In spite of its notable history and extraordinary contributions to 20th century biology, the MBL has never been financially robust. Fiercely independent and governed for much of its history by scientists for scientists, fundraising was seldom a high priority. Today, with an annual budget of $41M and an endowment hovering around $70M, the MBL is severely under-capitalized.

Despite its recent successful $125M fundraising campaign—only the second major effort in the history of the institution—the MBL still found itself in a precarious financial situation. The economic downturn and challenging funding climate that affected all independent research institutions has not spared the MBL. In late 2012 the MBL’s Board of Trustees, with the leadership of Board Chair John W. (Jack) Rowe and new President and Director Joan V. Ruderman, began to explore strengthening the institution’s position through a university partnership. On 1 July 2013, the MBL became an affiliate of one of the leading research universities in the world: the University of Chicago. It seemed an interesting choice to some, who wondered why the MBL had not selected a more local partner. But the University of Chicago’s outstanding international reputation as a research institution, its experience with its other distinguished affiliates Argonne National Laboratory and Fermilab, and, most importantly, its shared values and early history with the MBL made for an ideal partner.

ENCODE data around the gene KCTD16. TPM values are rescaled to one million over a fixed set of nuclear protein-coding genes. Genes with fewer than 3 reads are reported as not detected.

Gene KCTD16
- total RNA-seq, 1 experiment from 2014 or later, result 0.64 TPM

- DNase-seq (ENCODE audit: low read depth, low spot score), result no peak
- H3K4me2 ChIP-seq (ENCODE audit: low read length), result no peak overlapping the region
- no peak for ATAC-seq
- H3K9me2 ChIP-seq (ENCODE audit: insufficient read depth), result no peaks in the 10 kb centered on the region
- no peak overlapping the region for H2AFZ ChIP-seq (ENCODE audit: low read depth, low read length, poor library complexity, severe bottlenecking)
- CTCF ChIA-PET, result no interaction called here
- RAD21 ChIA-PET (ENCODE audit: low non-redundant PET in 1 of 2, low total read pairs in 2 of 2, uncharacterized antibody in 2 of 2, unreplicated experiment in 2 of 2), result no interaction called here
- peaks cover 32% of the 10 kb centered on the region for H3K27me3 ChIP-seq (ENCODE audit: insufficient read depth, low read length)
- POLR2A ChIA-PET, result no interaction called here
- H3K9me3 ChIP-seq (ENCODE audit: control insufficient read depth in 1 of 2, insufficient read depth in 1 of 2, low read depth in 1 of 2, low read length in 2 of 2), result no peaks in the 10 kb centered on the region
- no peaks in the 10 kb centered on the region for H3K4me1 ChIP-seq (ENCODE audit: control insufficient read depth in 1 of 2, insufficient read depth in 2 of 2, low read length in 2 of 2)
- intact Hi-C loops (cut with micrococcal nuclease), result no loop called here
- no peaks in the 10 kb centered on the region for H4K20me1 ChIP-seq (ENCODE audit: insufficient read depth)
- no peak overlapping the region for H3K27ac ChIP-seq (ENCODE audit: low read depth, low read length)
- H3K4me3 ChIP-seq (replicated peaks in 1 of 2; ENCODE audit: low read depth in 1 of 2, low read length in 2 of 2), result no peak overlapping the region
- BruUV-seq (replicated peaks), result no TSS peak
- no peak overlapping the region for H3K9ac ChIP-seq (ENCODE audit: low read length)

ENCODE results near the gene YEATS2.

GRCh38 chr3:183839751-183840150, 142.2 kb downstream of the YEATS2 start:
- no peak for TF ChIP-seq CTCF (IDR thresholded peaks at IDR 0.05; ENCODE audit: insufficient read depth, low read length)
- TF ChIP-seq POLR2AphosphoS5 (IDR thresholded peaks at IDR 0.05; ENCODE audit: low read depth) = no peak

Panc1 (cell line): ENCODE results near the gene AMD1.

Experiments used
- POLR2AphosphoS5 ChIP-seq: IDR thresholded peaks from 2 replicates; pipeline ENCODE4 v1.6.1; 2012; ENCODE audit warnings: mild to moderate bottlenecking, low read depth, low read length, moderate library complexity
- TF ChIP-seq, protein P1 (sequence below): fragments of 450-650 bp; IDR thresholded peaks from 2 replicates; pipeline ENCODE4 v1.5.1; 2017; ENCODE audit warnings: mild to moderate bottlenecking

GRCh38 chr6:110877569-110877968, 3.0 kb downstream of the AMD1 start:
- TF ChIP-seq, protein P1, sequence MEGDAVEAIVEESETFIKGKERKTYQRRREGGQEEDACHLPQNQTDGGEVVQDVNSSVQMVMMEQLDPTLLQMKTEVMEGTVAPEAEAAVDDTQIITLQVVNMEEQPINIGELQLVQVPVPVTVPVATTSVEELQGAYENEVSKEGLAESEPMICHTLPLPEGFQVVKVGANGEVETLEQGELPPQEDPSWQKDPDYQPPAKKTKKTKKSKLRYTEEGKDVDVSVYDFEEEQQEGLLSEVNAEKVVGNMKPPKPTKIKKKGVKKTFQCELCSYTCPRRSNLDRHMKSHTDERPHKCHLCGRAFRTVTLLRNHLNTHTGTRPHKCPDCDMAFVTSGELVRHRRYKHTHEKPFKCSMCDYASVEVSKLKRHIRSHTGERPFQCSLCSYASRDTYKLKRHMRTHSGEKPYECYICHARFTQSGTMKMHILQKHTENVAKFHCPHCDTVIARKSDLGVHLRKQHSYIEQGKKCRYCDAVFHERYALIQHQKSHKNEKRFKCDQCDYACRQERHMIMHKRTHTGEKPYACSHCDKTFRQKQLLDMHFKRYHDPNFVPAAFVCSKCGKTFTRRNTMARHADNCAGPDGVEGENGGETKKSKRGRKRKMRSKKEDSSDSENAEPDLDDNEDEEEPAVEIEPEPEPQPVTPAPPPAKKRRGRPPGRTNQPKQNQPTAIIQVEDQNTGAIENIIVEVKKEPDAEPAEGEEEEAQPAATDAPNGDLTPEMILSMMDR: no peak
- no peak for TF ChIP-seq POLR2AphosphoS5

The MBL retains its status as a separate research institution, as well as its independent Board of Trustees. The University is working with the MBL to expand access to federal and foundation grants, enhance philanthropy and build new educational programmes. The MBL also expects to benefit substantially from several kinds of savings and synergies that flow from being an affiliate of the University. Both operational and scientific strategic planning activities are now underway. Early plans are already taking shape to take advantage of MBL’s facilities during the academic year by developing a variety of training programmes that will benefit students at the University of Chicago and elsewhere. Another plus is the creation of the Frank R. Lillie Research Innovation Awards, named in honour of the MBL’s second Director and Chair of the University of Chicago’s Department of Zoology. These awards will provide funding for scientists to develop novel, collaborative projects based at the MBL.

Students on the graduate programme in biological and environmental science. Image: Tom Kleindinst.

‘National and international collaborations are increasingly essential in biological research as we pursue fundamental problems that require many perspectives and specialties’, said University of Chicago President Robert J. Zimmer upon the announcement of the affiliation. ‘I am delighted that the University of Chicago is partnering with the MBL to develop new possibilities for discovery and for training the next generation of science leaders. The MBL has an extraordinarily valuable role as a source of innovation and creative collaboration in modern biology’.

‘Our new partnership with the University of Chicago allows us to build on the MBL’s extraordinary strengths in biological, biomedical and environmental sciences, as well as develop new and exciting ventures going forward’, said MBL’s President and Director Joan V. Ruderman.

Pamela Clapp Hinkle (phinkle@ is the MBL’s Director of Development & External Relations.


Pamela Clapp Hinkle